POINSETTIAS:  We have come to think of a now familiar flower – the poinsettia – as a very distinctive American symbol of Christmas time.  The early colonies would not have been familiar with this plant, as it was not until 1829 that Dr. Joel Roberts Poinsett, having spent four years as the U.S. Minister to Mexico, returned to his home in Charleston, South Carolina bringing with him a beautiful vermilion plant which grows wild and covers the hillsides of Mexico.  As the popularity of the flower grew, skilled gardeners learned to control the blooming time so that poinsettias reach their peak of beauty at Christmas time.

It is said that the Mexicans regard the poinsettia as the “Flower of the Holy Night.”  They have a legend of a little girl who wept on her way to church one Christmas Eve, because she had no gift to bring symbolic of each person’s gift to the Christ Child.  As she knelt on the ground by the church to pray, she saw a gorgeous plant springing up before her and gladly took its red beauty into the church as her Christmas gift and laid it on the altar.  As church members place poinsettias around the sanctuary, members of the church sing “What Child is This.”

CRECHE:  A great number of traditions from many lands have been brought to our own country and have become a very familiar part of our American Christmas.  Yet we can become so involved in the festive trim, décor and activities of the Christmas season that we can, if we are not careful, forget the real meaning and reason for Christmas.  It must have seemed something of the same way to a familiar monk, St. Francis, in the Middle Ages.  In those days most people could not read and there were very few books.  Church ceremonies were in Latin and worshipers did not understand all that was going on.  St Francis popularized the reenactment of the birth of the Christ Child in a simple manger scene at the little town of Greccio, Italy in 1224, although the custom, known by the Latin name Praesepio meaning “stable,” may have originated as early as the 8th century.  A few years before his death, Francis had seen shepherds sleeping in the fields near Greccio and this gave him the inspiration for depicting a life-size nativity so that everyone could understand the Christmas story.  Tradition tells us that this took place in a cave on the hill above Greccio.  Real persons playing the part of Mary, Joseph and the shepherds were accompanied by live oxen and donkeys.  After the plays, the actors strolled down the street singing and thus caroling was born.  News spread rapidly through town and countryside, and crowds of worshipers gathered for the reenactments.  This was repeated year after year and soon spread to other countries.  As the children of the church place the ceramic figures of the creche on the altar, members of the church sing “Away in the Manger” followed by “Silent Night.”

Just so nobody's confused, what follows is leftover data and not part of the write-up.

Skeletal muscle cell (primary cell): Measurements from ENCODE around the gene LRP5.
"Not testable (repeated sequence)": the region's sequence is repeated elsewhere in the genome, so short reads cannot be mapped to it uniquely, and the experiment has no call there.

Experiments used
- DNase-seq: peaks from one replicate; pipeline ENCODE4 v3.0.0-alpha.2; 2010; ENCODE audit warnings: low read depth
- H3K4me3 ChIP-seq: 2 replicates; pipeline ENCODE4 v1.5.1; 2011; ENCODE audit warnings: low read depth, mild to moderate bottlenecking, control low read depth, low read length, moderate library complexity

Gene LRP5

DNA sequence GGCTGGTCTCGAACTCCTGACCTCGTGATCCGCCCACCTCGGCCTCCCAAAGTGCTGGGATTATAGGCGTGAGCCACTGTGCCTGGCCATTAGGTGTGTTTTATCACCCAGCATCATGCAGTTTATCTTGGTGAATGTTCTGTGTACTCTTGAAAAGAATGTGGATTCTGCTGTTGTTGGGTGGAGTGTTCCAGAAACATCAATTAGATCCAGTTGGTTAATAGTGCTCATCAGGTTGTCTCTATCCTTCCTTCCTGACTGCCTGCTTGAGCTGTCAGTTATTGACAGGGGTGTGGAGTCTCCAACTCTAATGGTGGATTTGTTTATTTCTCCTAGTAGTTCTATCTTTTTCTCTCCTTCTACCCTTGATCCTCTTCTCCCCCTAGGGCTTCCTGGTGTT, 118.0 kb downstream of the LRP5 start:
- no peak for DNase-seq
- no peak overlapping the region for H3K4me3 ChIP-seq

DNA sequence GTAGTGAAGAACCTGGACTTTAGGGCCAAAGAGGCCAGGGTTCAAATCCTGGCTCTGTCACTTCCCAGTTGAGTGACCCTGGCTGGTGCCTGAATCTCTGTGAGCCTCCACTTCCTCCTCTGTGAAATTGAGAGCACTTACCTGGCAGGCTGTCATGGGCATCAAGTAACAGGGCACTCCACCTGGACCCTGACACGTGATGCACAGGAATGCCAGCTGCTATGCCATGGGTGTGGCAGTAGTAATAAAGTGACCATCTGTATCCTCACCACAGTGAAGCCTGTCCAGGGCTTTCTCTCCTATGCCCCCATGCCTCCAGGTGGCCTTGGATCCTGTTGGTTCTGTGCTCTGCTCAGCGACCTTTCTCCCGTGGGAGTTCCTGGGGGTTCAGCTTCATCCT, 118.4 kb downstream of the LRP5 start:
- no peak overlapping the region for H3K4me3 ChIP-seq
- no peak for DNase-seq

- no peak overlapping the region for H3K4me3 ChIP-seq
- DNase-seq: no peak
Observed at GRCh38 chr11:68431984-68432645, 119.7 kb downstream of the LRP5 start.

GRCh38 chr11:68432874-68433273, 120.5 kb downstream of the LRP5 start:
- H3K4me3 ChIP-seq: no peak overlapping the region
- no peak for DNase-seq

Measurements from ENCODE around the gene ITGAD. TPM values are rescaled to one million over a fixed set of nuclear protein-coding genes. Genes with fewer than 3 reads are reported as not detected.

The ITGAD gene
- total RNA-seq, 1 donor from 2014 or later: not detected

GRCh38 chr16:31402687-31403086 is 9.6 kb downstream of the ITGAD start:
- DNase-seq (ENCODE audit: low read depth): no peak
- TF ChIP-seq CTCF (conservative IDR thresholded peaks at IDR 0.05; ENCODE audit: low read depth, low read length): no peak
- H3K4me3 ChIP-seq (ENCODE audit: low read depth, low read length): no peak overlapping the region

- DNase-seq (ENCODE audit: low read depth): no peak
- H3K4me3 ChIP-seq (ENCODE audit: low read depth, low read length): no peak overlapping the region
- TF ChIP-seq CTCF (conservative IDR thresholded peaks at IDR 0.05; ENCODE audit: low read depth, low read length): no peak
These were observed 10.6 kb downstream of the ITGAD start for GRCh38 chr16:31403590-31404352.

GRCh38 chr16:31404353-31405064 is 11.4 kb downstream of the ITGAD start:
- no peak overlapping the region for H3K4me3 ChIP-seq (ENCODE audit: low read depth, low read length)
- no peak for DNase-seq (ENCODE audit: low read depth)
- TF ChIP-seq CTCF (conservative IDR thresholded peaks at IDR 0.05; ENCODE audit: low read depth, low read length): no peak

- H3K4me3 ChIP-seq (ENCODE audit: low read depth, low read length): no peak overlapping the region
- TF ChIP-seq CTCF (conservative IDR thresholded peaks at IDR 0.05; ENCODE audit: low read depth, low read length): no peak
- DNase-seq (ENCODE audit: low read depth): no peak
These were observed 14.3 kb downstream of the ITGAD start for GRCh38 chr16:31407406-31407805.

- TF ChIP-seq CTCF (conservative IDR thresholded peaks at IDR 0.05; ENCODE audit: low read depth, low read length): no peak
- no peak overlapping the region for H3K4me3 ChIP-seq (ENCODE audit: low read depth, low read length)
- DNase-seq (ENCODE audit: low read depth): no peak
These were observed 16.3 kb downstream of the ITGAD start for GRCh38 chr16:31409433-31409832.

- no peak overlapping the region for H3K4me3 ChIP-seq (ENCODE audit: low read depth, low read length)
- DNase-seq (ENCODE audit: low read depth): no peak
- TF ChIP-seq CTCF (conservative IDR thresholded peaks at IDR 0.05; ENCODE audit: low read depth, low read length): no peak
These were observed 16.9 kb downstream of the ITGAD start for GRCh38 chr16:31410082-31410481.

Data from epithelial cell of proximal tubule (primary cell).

PRESENTATION OF THE BIBLE and GOSPEL LESSON:  The source of our Christmas Story is the Bible itself.  The Pastor of the church reads the Proclamation of Jesus’ birth told from Luke’s perspective.  After the reading, the church members sing “Go Tell it on the Mountain.”